Johnson & Johnson’s latest gambit to solve its massive talcum powder asbestos issue: A $6.5 billion settlement, paid out over 25 years



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Johnson & Johnson has a multibillion-dollar problem with its talcum powder and it just admitted that the best solution is also a multibillion-dollar one. The pharmaceutical giant, J&J for short, proposed a new way to settle thousands of pending lawsuits that allege its talc-based products, including an older baby powder formula, contained asbestos and caused ovarian cancer: a $6.475 billion payout over the next 25 years. 

The new settlement would be a financial hit for J&J, which maintains its products do not contain asbestos or cause cancer. When put in context of the company’s size, however, it doesn’t seem so extreme. The $6.475 billion, which again will be paid out over multiple decades, represents just 7.8% of the $85.2 billion in sales Johnson & Johnson pulled in last year, 18.3% of its $35.2 billion in net earnings, or 42.8% of its $15.1 billion in research and development expenses, SEC filings show.

Even looking at the nominal value of the latest potential talc-settlement—approximately $8.4 billion, which is then discounted at a rate of 4.4%—the payout represents less than 10% of J&J’s 2023’s revenue. And investors clearly saw the settlement as good news, with J&J’s stock surging roughly 5% on Wednesday. 

Expensive history of talc-related lawsuits

J&J’s proposed deal, if approved by claimants through a 75% majority vote, would resolve 99.75% of the talc-based product lawsuits that have plagued J&J for over a decade, while preventing further claims. That’s critical, considering just how expensive some of the talc-based lawsuits have been for the company.

In 2021, a Missouri jury ordered J&J to pay roughly $2.1 billion to a group of just 22 women who said asbestos in the company’s talc products had caused their ovarian cancer. That was frightening for investors, considering there are more than 50,000 total ovarian cancer claimants. J&J also agreed to pay $700 million to 42 states and Washington, D.C to settle a probe into the marketing of its talc-based products, the Wall Street Journal reported in January, demonstrating the financial impact of talc-related lawsuits and investigations.

J&J did not immediately respond to Fortune’s request for comment on the proposed settlement.

Another try at subsidiary bankruptcy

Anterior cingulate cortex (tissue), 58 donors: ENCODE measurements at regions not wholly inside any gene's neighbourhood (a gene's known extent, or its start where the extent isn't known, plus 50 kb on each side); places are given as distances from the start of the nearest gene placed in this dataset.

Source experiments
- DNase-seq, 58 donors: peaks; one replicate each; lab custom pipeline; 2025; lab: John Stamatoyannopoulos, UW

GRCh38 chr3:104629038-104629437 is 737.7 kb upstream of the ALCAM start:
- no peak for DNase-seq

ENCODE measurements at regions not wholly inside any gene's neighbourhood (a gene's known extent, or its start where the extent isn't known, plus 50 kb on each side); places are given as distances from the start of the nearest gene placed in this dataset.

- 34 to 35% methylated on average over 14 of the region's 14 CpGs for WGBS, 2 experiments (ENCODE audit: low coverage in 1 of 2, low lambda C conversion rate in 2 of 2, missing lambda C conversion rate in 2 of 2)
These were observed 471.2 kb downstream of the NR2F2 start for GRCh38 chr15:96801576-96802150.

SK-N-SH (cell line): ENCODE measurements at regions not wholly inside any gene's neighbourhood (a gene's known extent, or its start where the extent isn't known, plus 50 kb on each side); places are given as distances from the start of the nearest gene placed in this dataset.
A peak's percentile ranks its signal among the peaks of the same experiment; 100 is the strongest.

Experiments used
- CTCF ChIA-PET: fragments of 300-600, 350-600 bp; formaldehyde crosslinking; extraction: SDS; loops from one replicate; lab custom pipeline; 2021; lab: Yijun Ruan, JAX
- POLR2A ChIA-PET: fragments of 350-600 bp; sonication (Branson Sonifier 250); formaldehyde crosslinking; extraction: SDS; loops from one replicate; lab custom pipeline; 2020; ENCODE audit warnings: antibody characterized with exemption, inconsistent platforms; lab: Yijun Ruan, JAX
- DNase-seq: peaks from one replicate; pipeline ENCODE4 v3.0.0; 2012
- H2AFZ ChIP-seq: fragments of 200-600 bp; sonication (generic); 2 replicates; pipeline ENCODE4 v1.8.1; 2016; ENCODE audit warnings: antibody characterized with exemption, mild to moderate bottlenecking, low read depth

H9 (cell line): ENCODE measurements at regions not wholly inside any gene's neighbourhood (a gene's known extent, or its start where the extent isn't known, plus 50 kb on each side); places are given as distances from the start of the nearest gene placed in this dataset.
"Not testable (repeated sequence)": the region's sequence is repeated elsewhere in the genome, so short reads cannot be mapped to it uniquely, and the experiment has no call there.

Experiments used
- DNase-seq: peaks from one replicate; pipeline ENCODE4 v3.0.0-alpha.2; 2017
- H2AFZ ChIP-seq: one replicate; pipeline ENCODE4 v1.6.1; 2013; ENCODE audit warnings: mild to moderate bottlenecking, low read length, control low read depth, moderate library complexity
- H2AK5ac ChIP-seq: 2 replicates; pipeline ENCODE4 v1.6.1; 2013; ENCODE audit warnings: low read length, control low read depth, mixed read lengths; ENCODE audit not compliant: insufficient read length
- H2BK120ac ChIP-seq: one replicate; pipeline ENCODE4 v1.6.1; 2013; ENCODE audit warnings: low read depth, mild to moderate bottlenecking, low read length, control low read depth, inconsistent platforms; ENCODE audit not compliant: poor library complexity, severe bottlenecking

If J&J’s new deal is approved by claimants, it would also allow the company to settle its talc-related ovarian cancer cases through the bankruptcy of a subsidiary, LTL Management. 

J&J’s two previous attempts to use the Chapter 11 bankruptcy process to settle its talc-related cases were denied by courts that argued J&J’s subsidiary’s wasn’t in enough “financial distress” to merit bankruptcy. But now, the company is hoping to get the go-ahead from claimants for this new deal before going to court in order to try a different, so-called “prepackaged” bankruptcy process. 

And while J&J’s new deal has yet to be approved by the claimants, it has support from “the overwhelming majority” of them, J&J’s management said on the company’s earnings call Wednesday.

Erik Haas, J&J’s worldwide vice president of litigation, told analysts that he believes the deal is in the best interest of the claimants and should be confirmed by bankruptcy court, noting that J&J has won around 95% of ovarian cancer cases that have been tried so far, and New Jersey judge recently decided to allow the opinions of claimants’ experts on the alleged cancer-causing properties of J&J’s talc-based products to be reevaluated. 

“If plaintiff’s opinions failed that review, all the ovarian claims should then be dismissed. We fully expect that will be the result because the opinions of plaintiff experts are irreconcilable with the research conducted for decades by independent experts, as well as governmental and regulatory bodies,” Haas said. 

“Johnson & Johnson’s talc products are safe, do not contain asbestos and do not cause cancer and none of the talc related claims against the company have any merit whatsoever,” he added.

J&J recorded a $2.7 billion charge in the first quarter related to the new deal, lifting its reserve for talc-related claims to about $11 billion.

Mesothelioma and other state-specific consumer protection claims were not addressed in the $6.475 billion deal. Just last month, J&J and two subsidiaries were held liable for the asbestos-related death of a mother and grandmother and were forced to pay $45 million. But J&J’s management also discussed the hundreds of mesothelioma lawsuits that have weighed on the company in the earnings call, noting that they have settled all but 153 to-date, and have agreements “in principle” to resolve the state-specific claims.

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